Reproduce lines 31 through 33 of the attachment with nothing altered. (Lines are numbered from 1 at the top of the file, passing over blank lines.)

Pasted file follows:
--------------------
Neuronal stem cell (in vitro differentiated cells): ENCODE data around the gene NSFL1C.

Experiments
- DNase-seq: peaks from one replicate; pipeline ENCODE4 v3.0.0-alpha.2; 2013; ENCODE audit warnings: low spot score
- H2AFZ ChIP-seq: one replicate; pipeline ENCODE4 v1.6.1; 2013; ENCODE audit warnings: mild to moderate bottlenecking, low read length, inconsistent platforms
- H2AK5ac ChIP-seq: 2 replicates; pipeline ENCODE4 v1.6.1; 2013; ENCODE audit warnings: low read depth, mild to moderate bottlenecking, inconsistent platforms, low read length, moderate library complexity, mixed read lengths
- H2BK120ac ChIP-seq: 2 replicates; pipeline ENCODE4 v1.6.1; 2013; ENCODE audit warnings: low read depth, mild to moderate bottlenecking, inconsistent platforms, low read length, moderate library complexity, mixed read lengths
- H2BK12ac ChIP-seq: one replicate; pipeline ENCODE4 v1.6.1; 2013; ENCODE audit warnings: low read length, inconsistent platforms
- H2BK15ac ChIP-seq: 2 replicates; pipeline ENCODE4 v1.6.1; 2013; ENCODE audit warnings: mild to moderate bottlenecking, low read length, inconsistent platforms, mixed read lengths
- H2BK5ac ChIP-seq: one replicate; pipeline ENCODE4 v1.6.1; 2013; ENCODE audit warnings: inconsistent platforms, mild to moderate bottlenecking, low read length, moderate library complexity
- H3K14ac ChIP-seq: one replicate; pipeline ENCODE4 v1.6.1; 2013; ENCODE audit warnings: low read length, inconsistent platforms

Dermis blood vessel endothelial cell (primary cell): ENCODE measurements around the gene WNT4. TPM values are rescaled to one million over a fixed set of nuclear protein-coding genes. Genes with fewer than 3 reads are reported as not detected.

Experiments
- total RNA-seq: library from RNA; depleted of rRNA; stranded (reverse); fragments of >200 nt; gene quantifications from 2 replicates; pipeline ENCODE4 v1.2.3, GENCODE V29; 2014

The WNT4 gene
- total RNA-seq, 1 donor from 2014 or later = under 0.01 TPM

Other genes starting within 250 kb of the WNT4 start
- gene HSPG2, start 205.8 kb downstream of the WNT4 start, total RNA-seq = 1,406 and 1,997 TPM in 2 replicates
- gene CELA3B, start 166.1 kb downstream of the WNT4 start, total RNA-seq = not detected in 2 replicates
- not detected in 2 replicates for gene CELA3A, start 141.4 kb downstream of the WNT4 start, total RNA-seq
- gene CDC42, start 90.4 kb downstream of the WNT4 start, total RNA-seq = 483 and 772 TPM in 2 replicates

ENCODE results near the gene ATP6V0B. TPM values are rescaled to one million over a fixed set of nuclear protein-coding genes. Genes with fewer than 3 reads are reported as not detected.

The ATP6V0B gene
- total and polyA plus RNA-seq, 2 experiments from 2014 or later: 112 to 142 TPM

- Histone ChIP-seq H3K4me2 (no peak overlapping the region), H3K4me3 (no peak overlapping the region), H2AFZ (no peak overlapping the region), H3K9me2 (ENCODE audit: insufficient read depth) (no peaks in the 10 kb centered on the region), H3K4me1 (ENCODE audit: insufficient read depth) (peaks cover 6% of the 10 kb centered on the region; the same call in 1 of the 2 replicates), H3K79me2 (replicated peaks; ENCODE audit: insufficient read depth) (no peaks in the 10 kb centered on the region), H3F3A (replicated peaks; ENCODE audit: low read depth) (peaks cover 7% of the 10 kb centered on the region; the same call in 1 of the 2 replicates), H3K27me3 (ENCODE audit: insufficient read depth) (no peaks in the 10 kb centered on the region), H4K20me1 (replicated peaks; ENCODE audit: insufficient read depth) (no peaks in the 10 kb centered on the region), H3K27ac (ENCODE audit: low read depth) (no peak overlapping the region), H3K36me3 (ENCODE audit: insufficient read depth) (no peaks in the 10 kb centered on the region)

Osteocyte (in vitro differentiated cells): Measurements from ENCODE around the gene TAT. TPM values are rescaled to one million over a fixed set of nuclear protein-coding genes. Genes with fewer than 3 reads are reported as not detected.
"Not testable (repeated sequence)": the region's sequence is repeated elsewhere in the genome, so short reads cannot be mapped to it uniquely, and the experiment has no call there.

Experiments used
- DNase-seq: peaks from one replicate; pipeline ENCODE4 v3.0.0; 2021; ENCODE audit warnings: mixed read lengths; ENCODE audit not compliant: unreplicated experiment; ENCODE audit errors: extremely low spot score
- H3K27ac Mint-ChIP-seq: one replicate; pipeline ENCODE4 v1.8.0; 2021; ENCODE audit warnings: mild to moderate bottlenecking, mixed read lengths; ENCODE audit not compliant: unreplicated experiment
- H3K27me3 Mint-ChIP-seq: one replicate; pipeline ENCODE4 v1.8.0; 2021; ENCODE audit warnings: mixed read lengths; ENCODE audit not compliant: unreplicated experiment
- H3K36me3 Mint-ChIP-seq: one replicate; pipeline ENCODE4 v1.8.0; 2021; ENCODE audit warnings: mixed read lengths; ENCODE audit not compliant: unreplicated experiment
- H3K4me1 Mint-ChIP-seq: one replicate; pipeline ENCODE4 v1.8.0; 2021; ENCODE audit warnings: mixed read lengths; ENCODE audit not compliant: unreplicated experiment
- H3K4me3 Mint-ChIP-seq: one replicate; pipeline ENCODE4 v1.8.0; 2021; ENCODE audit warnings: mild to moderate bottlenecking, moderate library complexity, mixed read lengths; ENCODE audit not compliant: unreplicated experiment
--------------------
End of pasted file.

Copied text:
- H3K36me3 Mint-ChIP-seq: one replicate; pipeline ENCODE4 v1.8.0; 2021; ENCODE audit warnings: mixed read lengths; ENCODE audit not compliant: unreplicated experiment
- H3K4me1 Mint-ChIP-seq: one replicate; pipeline ENCODE4 v1.8.0; 2021; ENCODE audit warnings: mixed read lengths; ENCODE audit not compliant: unreplicated experiment
- H3K4me3 Mint-ChIP-seq: one replicate; pipeline ENCODE4 v1.8.0; 2021; ENCODE audit warnings: mild to moderate bottlenecking, moderate library complexity, mixed read lengths; ENCODE audit not compliant: unreplicated experiment